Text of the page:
Member Exclusive   /   November 24, 2020

Why Clorox’s DTC brand Objective is partnering with Gravity Blankets

Clorox is ripping another page out of the DTC handbook.

One year ago, the CPG giant launched a direct-to-consumer supplement label called Objective Wellness, complete with minimalist packaging and a focus on using digital marketing strategies. Now, Objective is going one step further and collaborating with other startups.

This week, Objective announced that it is partnering with Gravity Products, the maker of the weighted Gravity Blanket, to sell ‘beauty sleep kits’ on each of their respective websites. The kits will include a weighted sleep mask from Gravity, ‘calming chocolates’ from Objective and a dream skin serum that will be co-branded.

The partnership comes at a time when Clorox has not only been launching new brands like Objective, but also building out a direct-to-consumer team within the company. Although Clorox’s reported sales increases during the pandemic, the company is looking for new ways to build closer relationships with customers and collect better data on what they are buying.

By partnering with a DTC startup, Objective can also test out new marketing tactics. Its parent company, Clorox, participated in the Facebook advertising boycott this summer, and Clorox’s CMO told Adweek that its brands — including Objective — will pause Facebook and Instagram advertising spend until the end of the year.

“The idea of partnerships are something we’ve been talking about since the beginning of [Objective],” Vivian Chang, vice president of growth, DTC at Clorox told Modern Retail. Objective has partnered with Gravity a few times before. Last holiday season, the two brands paired up on a joint product giveaway; And in February, Gravity carried some Objective products at a “snooze room” pop-up shop it launched at the Barclays Center.

According to Chang, Objective wanted to partner with Gravity in particular because the weighted blanket brand is “really open to testing, and does a lot with partnerships.” For his part, Mike Grillo, CEO of Gravity told Modern Retail that he wanted to partner with Objective because Gravity is looking to launch more wellness-related products, beyond its blankets and sleep masks.

Chang said that she expects the Objective and Gravity partnership will continue through the first few months of the year, depending upon how quickly the Sleep Beauty Kits sell. The serum is being manufactured by Objective, and Gravity is “essentially paying us a discounted wholesale price,” Chang said. She said the two companies will primarily promote the partnership through influencer marketing, which each brand contributing a list of influencers they’ve worked with in the past, email promotion, and potentially getting the product on gift guides.

Partnership marketing is an increasingly popular tactic used by DTC startups. These types of partnerships include product giveaways with another company, as Magic Spoon and Chobani have previously done, or releasing co-branded product, as Glossier and dog toy brand Bark did. The strategy allows companies to reach potential new by instead working with a company who has a similar customer base as theirs, but isn’t a direct competitor.

Clorox has experienced huge demand for its brands during the pandemic, which include its namesake cleaning products as well as Burt’s Bees and Nature’s Vitality vitamins, resulting in 27% year-over-year sales growth. However, CPG conglomerates like Clorox and PepsiCo have been increasingly interested in launching either their direct-to-consumer brands or new e-commerce websites — PepsiCo launched two new e-commerce sites during the pandemic — in response to customers buying more online.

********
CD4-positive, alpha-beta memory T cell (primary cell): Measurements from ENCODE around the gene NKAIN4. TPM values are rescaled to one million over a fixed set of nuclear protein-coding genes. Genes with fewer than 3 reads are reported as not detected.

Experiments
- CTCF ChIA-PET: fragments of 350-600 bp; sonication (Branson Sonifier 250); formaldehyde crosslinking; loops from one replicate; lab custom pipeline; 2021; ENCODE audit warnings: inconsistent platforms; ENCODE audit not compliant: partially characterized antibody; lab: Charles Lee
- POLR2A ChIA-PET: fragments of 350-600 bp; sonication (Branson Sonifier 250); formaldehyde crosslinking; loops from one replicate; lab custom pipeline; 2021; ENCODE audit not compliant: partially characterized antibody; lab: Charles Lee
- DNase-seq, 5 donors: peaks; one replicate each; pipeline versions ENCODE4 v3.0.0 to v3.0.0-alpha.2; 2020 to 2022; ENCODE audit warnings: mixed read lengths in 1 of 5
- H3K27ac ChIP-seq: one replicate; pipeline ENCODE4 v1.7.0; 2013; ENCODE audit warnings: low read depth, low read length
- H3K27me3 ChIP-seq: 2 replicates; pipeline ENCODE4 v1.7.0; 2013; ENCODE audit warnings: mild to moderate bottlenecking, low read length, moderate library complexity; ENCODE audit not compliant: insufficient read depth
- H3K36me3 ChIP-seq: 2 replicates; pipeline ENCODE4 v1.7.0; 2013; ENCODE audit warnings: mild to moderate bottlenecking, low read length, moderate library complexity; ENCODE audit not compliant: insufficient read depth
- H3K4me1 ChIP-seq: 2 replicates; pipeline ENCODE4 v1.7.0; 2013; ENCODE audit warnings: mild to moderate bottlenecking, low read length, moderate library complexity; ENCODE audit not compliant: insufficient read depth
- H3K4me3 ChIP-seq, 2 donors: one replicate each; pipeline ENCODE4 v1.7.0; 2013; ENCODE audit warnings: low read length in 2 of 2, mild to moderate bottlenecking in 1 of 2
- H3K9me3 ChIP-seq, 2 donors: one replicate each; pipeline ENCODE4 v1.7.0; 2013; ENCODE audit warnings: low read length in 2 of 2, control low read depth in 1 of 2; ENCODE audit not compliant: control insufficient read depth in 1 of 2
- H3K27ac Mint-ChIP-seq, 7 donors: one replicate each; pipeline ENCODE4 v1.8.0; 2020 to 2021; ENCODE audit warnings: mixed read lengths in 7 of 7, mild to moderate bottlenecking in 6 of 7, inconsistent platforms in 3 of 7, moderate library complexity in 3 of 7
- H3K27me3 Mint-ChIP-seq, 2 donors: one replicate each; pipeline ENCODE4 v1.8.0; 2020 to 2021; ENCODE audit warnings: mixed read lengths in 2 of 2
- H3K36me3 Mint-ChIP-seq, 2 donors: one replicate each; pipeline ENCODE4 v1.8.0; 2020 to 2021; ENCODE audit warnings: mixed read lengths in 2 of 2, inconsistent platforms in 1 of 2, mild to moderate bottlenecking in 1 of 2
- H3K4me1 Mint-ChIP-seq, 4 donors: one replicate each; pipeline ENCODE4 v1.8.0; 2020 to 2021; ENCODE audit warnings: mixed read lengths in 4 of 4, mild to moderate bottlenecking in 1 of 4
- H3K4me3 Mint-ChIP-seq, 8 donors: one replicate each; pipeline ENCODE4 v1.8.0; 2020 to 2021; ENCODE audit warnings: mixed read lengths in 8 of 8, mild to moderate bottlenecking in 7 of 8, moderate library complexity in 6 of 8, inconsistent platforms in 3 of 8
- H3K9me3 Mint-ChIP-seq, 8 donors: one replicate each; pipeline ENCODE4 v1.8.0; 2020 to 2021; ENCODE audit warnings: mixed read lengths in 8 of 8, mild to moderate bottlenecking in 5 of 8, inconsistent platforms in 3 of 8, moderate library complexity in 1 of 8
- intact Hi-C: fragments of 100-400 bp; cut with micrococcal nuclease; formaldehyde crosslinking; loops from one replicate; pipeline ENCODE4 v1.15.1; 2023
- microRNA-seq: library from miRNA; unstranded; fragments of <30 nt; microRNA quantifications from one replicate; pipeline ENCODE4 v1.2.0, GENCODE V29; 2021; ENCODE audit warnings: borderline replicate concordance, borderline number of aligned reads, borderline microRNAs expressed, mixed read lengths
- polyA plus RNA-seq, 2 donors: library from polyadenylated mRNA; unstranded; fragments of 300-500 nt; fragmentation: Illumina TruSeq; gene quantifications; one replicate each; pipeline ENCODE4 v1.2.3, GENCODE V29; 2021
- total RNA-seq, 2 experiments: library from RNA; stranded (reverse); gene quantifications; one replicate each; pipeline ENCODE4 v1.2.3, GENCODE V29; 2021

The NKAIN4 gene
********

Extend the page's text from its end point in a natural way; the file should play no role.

In addition to assisting with the launch of Objective, Clorox’s direct-to-consumer team also built a new tech stack, to more easily allow brands to build their own e-commerce websites and collect better customer data, Clorox’s vp and general manager of DTC Jackson Jeyanayagam previously told Modern Retail.

“Larger CPG brands are desperate to have a direct relationship with their customers,” Aditi Dash, a partner at fintech firm CircleUp told Modern Retail in an email. Dash, whose firm works primarily with CPG startups, added that launching direct-to-consumer brands allows CPG companies to “to see what customers actually buy, whereas a focus group only allows customers to talk about what they might buy or consume.”

Even before the Gravity partnership, Chang said that Objective had been looking to partner more with influencers, particularly on YouTube, after Clorox halted Facebook and Instagram advertising. She added that after pulling money from Facebook and Instagram advertising budets, Objective also started investing more in search and display advertising.

She didn’t say exactly when Objective and Clorox will resume Facebook and Instagram advertising, but that Clorox’s CMO and other stakeholders were in talks with Facebook, “outlining a path with what we would have to see to get back onto Facebook/Instagram.”

Chang said that Objective also hopes to do more partnership marketing in the future — citing food and women’s health as two particular areas of interest. “We still want to go down this route of ‘can we develop co-branded products?’ Chang said. It’s about “having these conversations open and seeing organically where they go.”

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